We decide to be a nation of laws, and this is perceived as a good thing. Because the high emotions of the lynch mob or the oppressive majority are supposedly held in check by a code of allowed and proscribed behavior, we can say we have an orderly society. But I submit that we have stretched the “escape clause” definition to an extent that ambition, or thirst for power or revenge, or mere political gamesmanship are too easily masked as “defensive” grounds for mass killings of the world’s surplus people–whose only fault is that they were born in backward countries, in chaotic times, in a world devoid of the rule of law.

We need to define our nation’s acts as they are actually wrought, so that we might embrace our future as a nation of warmongers, or reject it and pursue another course.

Got Justice?

President Bush pledged today that those responsible for suicide bombings in Saudi Arabia that left dozens dead would “learn the meaning of American justice.”

Let’s explore that for a moment.

What I know of American justice can be boiled down into a few basic precepts. This is strictly off the cuff, you understand, but see if it doesn’t ring true.

If you want a big trial with all the trimmings, you have to think big

This observation comes from a number of recent “spectacular” crimes that have resulted in big-budget defense teams or unheard-of indulgence from the court for the accused. For whatever reason, it seems the amount spent on the trial is in direct proportion to the amount of damage you do. Oklahoma City bomber Timothy McVeigh was provided a crack defense team and a trial that dragged on for months. Several million dollars later, he was convicted and executed, to no one’s surprise. The trial of the D.C. snipers promises more of the same. Accused 9/11 conspirator Zacarias Moussaoui has enjoyed every amenity in his never-ending trial, including numerous breaks and advice from the court in spite of his regular digressions into delusional nonsense and anti-American screeds, coupled with his complete lack of expertise regarding court procedures. His lawyer (himself) may have a fool for a client, but the joke is on the taxpayers who are funding this big-budget fiasco.

Contrast this to the regular Joe who guns down his wife or co-workers. He gets a sleepy public defender and the thing is wrapped up in two weeks.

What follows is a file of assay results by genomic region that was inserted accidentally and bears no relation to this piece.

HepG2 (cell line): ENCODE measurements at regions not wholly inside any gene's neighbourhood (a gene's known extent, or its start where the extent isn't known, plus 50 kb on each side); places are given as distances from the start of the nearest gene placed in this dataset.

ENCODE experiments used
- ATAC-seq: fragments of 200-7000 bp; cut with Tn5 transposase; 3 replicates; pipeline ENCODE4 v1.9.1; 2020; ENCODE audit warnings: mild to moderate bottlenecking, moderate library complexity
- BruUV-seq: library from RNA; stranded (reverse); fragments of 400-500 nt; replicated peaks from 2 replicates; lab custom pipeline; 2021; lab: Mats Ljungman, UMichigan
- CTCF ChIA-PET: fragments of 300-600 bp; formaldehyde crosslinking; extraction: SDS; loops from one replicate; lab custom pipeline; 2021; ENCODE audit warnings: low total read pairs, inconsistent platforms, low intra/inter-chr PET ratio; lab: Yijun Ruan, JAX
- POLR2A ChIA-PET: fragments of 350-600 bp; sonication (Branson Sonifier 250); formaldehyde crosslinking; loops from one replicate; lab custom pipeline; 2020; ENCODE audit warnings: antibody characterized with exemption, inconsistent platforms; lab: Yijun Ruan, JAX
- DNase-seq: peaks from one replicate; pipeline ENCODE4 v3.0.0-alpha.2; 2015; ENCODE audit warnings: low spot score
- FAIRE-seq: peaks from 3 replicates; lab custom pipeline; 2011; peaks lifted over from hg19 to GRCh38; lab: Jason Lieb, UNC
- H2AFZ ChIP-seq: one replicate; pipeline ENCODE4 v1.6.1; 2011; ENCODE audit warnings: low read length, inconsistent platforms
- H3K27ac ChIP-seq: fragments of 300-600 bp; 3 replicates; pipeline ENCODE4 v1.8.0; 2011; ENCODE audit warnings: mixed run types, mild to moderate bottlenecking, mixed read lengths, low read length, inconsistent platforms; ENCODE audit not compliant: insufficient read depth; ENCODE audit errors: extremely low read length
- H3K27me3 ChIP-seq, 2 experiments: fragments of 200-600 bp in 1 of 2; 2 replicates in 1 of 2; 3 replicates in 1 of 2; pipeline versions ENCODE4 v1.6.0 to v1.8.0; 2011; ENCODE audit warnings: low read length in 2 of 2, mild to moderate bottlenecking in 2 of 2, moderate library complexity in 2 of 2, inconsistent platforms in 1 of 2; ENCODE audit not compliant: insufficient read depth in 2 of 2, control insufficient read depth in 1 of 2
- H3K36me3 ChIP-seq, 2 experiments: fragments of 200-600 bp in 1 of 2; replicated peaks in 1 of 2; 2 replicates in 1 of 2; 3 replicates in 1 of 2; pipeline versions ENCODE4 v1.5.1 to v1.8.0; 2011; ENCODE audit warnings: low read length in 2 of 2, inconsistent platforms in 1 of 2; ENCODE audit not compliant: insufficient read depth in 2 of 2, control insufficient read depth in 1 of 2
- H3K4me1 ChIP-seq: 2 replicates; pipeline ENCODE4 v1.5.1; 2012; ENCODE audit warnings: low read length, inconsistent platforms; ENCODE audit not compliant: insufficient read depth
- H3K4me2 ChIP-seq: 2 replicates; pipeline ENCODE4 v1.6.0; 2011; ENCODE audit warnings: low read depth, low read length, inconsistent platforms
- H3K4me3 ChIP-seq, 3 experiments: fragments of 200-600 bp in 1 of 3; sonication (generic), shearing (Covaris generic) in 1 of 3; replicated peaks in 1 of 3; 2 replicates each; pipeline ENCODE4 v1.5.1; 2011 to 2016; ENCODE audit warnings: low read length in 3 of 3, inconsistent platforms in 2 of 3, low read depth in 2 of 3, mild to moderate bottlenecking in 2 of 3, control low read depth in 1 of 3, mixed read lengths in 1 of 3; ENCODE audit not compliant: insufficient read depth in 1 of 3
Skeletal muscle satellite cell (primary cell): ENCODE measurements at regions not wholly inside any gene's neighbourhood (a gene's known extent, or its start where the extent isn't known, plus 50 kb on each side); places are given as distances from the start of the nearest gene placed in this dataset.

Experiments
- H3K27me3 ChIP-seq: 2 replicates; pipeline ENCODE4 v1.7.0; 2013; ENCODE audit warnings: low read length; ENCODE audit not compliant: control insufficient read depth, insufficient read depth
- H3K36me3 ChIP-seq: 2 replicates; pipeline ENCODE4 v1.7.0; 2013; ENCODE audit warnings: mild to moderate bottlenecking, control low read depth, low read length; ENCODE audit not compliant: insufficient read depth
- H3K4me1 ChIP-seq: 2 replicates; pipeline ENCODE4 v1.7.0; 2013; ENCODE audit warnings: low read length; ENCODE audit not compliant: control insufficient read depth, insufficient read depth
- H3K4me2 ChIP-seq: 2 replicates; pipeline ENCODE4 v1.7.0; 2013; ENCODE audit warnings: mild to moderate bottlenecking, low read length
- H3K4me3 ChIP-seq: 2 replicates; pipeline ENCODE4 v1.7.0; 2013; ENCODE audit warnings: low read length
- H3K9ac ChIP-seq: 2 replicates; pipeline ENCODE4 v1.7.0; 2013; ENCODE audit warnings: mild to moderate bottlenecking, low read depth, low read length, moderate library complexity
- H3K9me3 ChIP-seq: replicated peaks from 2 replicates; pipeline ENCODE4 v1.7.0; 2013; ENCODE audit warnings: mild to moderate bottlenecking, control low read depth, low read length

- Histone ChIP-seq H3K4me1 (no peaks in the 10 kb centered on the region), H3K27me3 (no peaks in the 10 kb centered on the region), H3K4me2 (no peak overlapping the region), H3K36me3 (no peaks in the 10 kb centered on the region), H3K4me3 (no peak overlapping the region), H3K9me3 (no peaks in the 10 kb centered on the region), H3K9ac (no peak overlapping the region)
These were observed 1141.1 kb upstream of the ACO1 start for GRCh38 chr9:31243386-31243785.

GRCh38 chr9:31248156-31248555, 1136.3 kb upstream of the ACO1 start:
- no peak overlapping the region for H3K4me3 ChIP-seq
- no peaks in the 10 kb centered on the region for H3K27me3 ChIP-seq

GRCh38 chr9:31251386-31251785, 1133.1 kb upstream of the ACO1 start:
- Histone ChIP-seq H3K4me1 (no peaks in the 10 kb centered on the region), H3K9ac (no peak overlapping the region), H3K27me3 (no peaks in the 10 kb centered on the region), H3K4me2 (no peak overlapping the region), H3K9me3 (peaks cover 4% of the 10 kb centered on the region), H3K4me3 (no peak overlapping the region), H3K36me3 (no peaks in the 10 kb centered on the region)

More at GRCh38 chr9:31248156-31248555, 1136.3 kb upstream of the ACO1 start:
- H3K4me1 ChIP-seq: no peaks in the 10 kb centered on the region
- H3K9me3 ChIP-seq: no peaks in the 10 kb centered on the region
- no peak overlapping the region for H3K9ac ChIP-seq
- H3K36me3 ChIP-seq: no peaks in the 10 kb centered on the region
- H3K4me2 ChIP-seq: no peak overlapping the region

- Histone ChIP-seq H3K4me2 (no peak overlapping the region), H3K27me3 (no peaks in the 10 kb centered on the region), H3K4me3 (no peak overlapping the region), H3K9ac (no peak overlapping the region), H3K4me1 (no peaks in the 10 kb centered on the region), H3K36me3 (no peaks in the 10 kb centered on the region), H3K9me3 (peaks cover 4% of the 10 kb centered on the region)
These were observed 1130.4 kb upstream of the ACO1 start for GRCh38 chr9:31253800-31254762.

If you’re famous, you can’t be jailed for drugs unless you really want to

I’ve lost count of how many times I’ve heard of entertainment types being dragged into court for serious drug crimes, only to be sentenced to ‘”community service” and fines that are meaningless to millionaires. Eventually, after their fifth or sixth arrest, the judge gets mad and “threatens” actual jail time. But it rarely comes to pass. (Exception: Robert Downey Jr..)

But don’t try this at home. Non-famous people are regularly thrown in the pokey for simple possession.

Murderers are more important than their victims

Some ancient–and modern– justice systems, when dealing with murderers, prescribed restitution as a first remedy. Sometimes the killer was allowed to work in order to pay the family for the loss. The entire tribunal revolved around the wrong done to the victim’s family (acknowledging that the actual victim was beyond such concerns). The family was often consulted for their judgment on what should be done with the guilty party, and their wishes carried out.

Now, the victims’ kin are allowed to sit in the courtroom and watch, but that’s about it. Murderers no longer commit crimes against people – they commit them against “the state.” And the trial is centered around the accused, who is the subject of all aspects of the trial and the main focus of the state’s efforts.

After the trial and sentencing, the killer becomes of even more concern to the state. They house, feed and clothe him. They monitor his behavior. They provide endless appeals. They stage elaborate parole hearings that concentrate on the killer’s progress, the killer’s behavior, the killer’s future. When he’s finally released, they have other folks check in on him, monitor his progress, help him “assimilate.”

The family of the victim gets a letter once in a while.

Some murderers get famous for their inventive crimes. They get clever nicknames like “Son of Sam” and “The Preppy Killer.” Books, movies, cults sometimes follow. I recall that Ted Bundy, who may have killed dozens of young women, supposedly received a bulging bag of love letters and marriage proposals every day in prison. Over time, a killer’s “evilness” can be all but washed away and replaced by a kind of pop culture icon status (as with Charles Manson).  But I can’t recall any victims ever being immortalized or lionized, I guess because being killed doesn’t make you interesting. Just dead.

If you’re a lucky killer, Norman Mailer will find you “intriguing,” and he’ll write a book about you. Then they’ll let you go and you can kill again. Yeah, it happened.

Meanwhile…

Actual innocence of the condemned is not sufficient reason to stop an execution

This was one of the Supreme Court’s shining moments. Back when I did research for a living, I came across  this nugget, which involved a man in Texas who was convicted of murder in your standard non-famous-person trial (see above). The appeals process was exhausted, but new evidence came to light that appeared to exonerate the man. The prosecution, on seeing the new evidence, agreed. So there was really no one in Texas who wanted to carry out the execution anymore. But the “process” took over, the governor refused a stay, and the Supreme Court, answering a final emergency appeal, refused to halt the execution  because “actual innocence is not sufficient reason for this court to delay the timely carrying out of the sentence,” or words to that effect.

So they executed him.